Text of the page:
Thoughts on life, inspired by fiction.

Stories are our passion and calling…so we give them a lot of thought. Join the publishing team and authors as we wax philosophical about all things story-related.

The Good Word

A Guest Post by Henry O. Arnold

We are told that words are powerful, that words matter, that a spoken thought has a ripple effect in the world whether for good or ill. The main character in my novel A Voice Within the Flame is Samuel, the last great judge and prophet before the monarchy was introduced in Israel. There is a descriptive phrase written of Samuel that is used nowhere else in Scripture, nor is it used to describe any other character. It is stated of Samuel that God “let none of his words fall to the ground.”

This is biblical poetry and does not just refer to Samuel’s prophetic declarations. Those pronouncements, while profound in effect, were infrequent and not the everyday life that Samuel led. This idiomatic expression reveals Samuel’s deep and knowing character rooted in truth. Whatever Samuel spoke, either in the sacred language of God or the common communication of man, it could be trusted.

The ancient Hebrew phrase “fall to the ground” means that something is useless and carries no weight or power. In Samuel’s case, his words did not fall to the ground like “precious liquors if spilt upon the earth, or like an arrow shot from a bow not arriving to the target,” as one commentator wrote. As spilt liquor upon the ground or a missed shot of an arrow are useless, so are thoughtless and foolish words when spoken.

When Samuel spoke his words carried the full weight of truth. Many times people did not like what Samuel had to say or the way he said it, but the measure of everything he spoke was bathed in the oil of truth, and the people trusted him.

The Bible, the Ancient Greeks, the Drama

A Guest Post by Henry O. Arnold

The Invention of Tragedy

The invention of tragedy as a form of dramatic storytelling often is attributed to Aristotle and the ancient Greeks. The basic construct of a tragedy is that the protagonist—the one with outstanding qualities—rises to prominence before succumbing to disaster and being destroyed due to personal failures, circumstances beyond their control, or a combination of these two factors. Tragedy has been a creative style of expression in multiple art forms ever since.

The Role of Catharsis in Tragedy

When told well, a literary tragedy gives an audience the opportunity to experience catharsis. Simply put, when we become engrossed in a story, we experience deep and intense connection with the characters and, thus, identify with them. With our imaginations, we enter the story’s unfolding action and see ourselves in the different characters. Our emotions are engaged, and by the end we will have had a complete empathic experience. It is like a cleansing for the soul.

Long before the Greek playwrights wrote their stories and the actors donned their masks and began to orate in the amphitheaters, there was King Saul, the first true tragic figure of this kind in the Bible. Preceding when Sophocles wrote of Oedipus’ encounter with the prophet Tiresias, Saul encountered the prophet Samuel.

The Tragic Formula in Crown of the Warrior King

In my novel Crown of the Warrior King, the story of King Saul picks up where my first novel, A Voice Within the Flame, left off. Saul is in the early days of his kingship, winning the hearts and minds of the people of Israel with his success on the battlefield and benevolent leadership. But then personal hubris (excessive pride and self-confidence), crept in, and the tragic formula began to develop.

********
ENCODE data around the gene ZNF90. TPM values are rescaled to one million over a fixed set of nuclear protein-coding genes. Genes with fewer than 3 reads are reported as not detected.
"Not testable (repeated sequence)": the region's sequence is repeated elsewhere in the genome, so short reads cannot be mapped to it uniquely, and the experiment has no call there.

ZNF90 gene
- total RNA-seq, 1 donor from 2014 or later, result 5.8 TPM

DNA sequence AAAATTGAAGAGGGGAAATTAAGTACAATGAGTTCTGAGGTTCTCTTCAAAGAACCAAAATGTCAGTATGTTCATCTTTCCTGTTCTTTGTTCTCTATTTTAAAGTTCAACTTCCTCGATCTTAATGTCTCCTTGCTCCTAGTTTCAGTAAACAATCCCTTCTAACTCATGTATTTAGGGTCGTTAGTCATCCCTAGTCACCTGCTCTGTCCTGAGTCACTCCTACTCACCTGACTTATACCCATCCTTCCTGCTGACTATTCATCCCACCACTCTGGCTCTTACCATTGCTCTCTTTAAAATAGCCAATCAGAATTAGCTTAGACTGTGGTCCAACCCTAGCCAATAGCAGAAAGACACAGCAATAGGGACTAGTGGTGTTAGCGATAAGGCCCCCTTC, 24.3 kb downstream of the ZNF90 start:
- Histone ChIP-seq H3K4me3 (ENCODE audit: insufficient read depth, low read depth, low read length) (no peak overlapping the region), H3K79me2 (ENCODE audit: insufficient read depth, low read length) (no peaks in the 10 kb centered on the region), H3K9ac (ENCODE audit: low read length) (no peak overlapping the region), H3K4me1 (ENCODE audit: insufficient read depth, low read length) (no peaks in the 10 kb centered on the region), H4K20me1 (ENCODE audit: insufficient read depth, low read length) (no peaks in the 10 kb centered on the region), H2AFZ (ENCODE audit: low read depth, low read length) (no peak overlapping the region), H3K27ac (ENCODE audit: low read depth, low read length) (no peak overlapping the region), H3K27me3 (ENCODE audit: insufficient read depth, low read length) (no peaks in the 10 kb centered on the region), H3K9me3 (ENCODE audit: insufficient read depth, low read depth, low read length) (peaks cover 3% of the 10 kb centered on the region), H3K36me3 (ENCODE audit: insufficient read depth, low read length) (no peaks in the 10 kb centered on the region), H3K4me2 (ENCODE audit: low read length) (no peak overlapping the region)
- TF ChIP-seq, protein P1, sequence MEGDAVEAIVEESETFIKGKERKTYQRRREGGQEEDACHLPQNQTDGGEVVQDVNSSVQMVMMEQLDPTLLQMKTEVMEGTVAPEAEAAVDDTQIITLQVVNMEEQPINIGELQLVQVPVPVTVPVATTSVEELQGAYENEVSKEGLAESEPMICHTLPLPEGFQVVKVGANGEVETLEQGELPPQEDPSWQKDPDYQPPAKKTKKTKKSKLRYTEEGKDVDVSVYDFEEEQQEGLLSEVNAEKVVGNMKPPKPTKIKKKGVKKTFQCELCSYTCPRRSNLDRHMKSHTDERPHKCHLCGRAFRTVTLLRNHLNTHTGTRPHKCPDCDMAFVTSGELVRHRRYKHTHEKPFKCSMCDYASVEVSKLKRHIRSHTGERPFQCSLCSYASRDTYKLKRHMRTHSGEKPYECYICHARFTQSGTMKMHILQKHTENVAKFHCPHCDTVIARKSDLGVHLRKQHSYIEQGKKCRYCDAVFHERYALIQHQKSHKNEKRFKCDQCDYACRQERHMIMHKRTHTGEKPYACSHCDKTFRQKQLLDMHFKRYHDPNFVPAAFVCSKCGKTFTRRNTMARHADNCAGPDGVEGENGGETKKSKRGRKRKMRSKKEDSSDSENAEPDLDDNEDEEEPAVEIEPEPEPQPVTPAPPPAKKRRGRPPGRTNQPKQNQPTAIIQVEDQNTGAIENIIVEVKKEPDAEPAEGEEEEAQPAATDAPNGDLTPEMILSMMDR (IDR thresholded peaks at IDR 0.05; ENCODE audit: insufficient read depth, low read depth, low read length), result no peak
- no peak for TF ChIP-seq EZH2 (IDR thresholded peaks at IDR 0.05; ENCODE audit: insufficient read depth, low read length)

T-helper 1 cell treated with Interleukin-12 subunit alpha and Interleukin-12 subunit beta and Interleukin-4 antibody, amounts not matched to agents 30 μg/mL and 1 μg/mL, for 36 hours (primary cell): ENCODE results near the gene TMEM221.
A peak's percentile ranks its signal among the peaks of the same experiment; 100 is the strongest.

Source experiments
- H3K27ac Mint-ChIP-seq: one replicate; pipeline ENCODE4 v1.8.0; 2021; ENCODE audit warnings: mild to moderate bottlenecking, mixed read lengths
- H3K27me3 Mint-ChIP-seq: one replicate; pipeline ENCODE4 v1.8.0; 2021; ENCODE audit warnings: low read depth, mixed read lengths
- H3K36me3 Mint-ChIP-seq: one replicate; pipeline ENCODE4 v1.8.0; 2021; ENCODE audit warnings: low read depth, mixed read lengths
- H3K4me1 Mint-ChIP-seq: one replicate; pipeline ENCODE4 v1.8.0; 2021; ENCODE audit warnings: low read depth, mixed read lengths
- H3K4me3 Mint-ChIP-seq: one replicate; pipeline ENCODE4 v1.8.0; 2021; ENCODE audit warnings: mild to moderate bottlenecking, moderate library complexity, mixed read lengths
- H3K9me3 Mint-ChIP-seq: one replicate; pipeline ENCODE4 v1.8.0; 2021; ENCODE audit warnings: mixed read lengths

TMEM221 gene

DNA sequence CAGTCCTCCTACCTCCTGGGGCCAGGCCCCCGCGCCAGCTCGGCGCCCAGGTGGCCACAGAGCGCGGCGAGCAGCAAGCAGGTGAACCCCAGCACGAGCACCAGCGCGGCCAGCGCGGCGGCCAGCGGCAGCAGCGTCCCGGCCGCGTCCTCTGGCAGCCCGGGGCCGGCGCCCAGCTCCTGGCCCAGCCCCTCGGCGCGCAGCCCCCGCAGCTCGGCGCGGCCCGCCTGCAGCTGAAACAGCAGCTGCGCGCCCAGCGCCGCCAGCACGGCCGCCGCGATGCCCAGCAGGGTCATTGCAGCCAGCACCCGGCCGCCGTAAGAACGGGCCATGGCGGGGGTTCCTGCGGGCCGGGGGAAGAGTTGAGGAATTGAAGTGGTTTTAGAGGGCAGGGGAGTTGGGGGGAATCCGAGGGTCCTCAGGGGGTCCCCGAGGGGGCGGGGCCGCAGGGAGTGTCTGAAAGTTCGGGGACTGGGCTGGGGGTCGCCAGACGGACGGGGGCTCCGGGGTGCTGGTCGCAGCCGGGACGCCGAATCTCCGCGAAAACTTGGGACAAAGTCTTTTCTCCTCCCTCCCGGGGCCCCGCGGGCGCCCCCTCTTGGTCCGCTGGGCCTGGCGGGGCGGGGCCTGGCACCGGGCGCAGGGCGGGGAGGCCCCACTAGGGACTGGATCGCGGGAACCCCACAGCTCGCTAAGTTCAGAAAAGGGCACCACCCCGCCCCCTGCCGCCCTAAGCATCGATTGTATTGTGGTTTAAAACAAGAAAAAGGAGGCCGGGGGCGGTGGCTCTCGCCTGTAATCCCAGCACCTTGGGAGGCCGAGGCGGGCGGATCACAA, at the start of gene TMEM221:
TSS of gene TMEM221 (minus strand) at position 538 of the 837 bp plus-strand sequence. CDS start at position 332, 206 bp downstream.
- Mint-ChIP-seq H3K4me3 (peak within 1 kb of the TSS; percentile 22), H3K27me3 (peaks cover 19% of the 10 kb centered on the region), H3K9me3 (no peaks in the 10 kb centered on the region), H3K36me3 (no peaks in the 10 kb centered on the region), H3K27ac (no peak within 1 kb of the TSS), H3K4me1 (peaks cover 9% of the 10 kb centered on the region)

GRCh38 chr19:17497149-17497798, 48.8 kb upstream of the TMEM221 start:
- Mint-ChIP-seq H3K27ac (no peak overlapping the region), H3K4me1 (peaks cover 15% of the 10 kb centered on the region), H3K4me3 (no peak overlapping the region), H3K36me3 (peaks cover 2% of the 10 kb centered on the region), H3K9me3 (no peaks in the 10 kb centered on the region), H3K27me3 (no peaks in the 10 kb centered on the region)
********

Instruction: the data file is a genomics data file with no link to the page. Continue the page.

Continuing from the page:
Art holds up the mirror of our humanity reflecting the tragic and comedic realities of our human nature. In Crown of the Warrior King, Saul reveals those human qualities we recognize in ourselves and makes choices that prove to have fatal consequences. It is a cautionary tale for us all.

Cutthroats and Swindlers and Thieves…Oh My

A Guest Post by Henry O. Arnold

The Bible as an Entertaining and Instructive Book

John Milton of Paradise Lost fame wrote in a letter to a friend, “Why is the Bible more entertaining and instructive than any other book?” I say it is because the stories are addressed to “the imagination, which is spiritual sensation.”

More than forty writers are attributed to its authorship, and the divinely inspired literary styles and stories range from historical, poetic, wisdom, prophetic, narrative, and epistolatory to apocalyptic. Some of my favorite passages are in Psalms. Every human emotion is expressed in those one hundred and fifty psalms. Honesty at its most raw.

The Timeless Relevance of Biblical Stories for Modern Readers

Scripture also does not shy away from revealing every distinguishing trait of human nature—the good, the bad, and the ugly. Some stories are so outrageous that people can’t believe they are included in such a holy book. I say, how could they not?

This great quote from Bono describes one of many reasons I have such affection for the Bible: “That the scriptures are brim full of hustlers, murderers, cowards, adulterers, and mercenaries used to shock me. Now it is a source of great comfort.” Ancient times or modern times, nothing is new under the sun.

Conflict and Tension in Crown of the Warrior King

When I began to write my biblical historical fiction series, The Song of Prophets and Kings, I dreamed of gleaning truths from these three-thousand-year-old stories without altering any of the historical events and put them into an artistic context so a modern reader could relate to the situations and the emotional life of the characters.